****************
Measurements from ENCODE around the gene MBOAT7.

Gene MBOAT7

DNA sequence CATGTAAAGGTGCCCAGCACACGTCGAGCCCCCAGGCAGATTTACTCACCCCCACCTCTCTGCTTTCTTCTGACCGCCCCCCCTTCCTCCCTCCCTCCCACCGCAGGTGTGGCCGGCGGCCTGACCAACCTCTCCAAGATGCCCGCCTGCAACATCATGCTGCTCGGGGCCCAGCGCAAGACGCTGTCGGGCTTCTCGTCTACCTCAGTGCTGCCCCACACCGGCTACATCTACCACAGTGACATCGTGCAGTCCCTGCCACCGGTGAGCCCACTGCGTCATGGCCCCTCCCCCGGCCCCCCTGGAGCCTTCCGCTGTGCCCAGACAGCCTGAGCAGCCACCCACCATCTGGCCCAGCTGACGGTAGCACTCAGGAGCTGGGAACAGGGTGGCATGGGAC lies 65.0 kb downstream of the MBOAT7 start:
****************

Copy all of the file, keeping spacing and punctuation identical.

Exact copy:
Measurements from ENCODE around the gene MBOAT7.

Gene MBOAT7

DNA sequence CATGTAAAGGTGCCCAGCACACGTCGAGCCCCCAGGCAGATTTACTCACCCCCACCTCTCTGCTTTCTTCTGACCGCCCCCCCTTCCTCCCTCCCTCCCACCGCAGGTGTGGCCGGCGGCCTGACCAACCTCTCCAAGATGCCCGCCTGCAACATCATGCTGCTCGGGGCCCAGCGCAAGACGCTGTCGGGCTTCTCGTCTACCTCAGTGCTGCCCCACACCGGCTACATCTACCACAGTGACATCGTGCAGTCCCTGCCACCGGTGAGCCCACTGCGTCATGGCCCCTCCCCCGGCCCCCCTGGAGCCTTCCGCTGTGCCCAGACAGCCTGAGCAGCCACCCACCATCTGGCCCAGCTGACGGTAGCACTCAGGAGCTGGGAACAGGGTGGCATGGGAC lies 65.0 kb downstream of the MBOAT7 start: